Tension high at Moore St site

Campaigners opposed to redevelopment of the Moore St battlefield site in Dublin have been accused of harassing workers and illegally entering the grounds.

Tension  high at Moore St site

Activists from Save Moore Street 2016 said repeated calls for an independent inspection of preservation and construction works on the terrace have been refused by Government officials.

A number of people from the group entered the site and recorded some of the work being carried out on the site where the 1916 Rising leaders held their last Council of War.

The group claimed a banner to commemorate the centenary of the rebellion had damaged external brick work.

However, the Department of Arts, Heritage, and the Gaeltacht said it had reported the campaigners to the gardaí and accused them of breaking the law.

“The people concerned, who have not been identified, vacated the site after the intervention of gardaí,” a spokesman said.

Heritage Minister Heather Humphreys said no reputable conservation professional qualified or able to offer any judgment on the works would have gone on to the site in the manner the protesters did.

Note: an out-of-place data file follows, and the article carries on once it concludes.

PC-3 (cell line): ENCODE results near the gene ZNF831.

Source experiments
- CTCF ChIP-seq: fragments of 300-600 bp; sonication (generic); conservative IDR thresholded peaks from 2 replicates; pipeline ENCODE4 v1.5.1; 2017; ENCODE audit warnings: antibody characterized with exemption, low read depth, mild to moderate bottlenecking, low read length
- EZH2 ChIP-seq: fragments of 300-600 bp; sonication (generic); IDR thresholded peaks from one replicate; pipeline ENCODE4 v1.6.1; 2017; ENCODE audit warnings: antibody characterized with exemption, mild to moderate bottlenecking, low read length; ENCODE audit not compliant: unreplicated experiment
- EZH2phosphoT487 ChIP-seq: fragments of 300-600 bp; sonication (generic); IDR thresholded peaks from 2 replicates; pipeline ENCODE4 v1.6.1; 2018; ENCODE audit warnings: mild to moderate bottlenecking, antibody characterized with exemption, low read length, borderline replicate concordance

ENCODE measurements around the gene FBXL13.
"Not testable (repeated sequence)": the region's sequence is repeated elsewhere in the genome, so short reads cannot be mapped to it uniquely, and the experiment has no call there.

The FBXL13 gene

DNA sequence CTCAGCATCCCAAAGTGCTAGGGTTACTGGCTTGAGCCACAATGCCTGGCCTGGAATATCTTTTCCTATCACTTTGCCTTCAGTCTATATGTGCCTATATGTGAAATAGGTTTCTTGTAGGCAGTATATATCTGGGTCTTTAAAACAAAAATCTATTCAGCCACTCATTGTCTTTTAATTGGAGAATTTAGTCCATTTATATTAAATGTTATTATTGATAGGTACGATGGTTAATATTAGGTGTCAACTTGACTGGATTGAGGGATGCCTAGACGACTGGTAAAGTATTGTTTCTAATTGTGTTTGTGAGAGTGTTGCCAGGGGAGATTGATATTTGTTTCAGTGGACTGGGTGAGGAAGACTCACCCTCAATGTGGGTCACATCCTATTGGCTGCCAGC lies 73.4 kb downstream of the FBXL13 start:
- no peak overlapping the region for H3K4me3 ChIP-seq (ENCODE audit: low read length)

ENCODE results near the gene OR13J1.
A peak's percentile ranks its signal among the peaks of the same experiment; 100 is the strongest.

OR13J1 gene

The future of the National Monument on Moore St has been at the heart of increasingly bitter legal battles.

A large parcel of land next to it from the old Carlton cinema site fronting O’Connell St to part of the old 1916 battlefield site behind the GPO was given the green light for a commercial development in 2007.

Only numbers 14 to 17 on the terrace were to be preserved under the original order but a High Court ruling in April stalled those plans and the initial construction work on the Government’s proposals for a 1916 Commemorative Centre at No 16. Current work must be restricted to protecting the structure.

A spokesperson for the Save Moore Street campaigners said: “This action took place as part of the continuing and escalating campaign for the creation of a revolutionary quarter in the Moore St area to ensure recognition for those men and women and the values they stood up for in 1916 Easter Rising against the British Empire. No harm on the part of the campaigners came to this declared National Monument.”

Ms Humphrey’s department said the “necessary preservation” works by the High Court were disrupted by activists.

“Works being undertaken to the National Monument are mandated by the High Court and are being undertaken by Lissadell Construction — a specialist contractor of note and award in the conservation of historic buildings,” it said.

“The works are being done under the supervision of the chief archaeologist of the National Monuments Service and her colleagues, who include conservation architects.

“Illegal entry onto the site, such as happened this morning, and the continuous harassment of the employees of Lissadell as they go about this necessary conservation work is, in fact, endangering the monument.”

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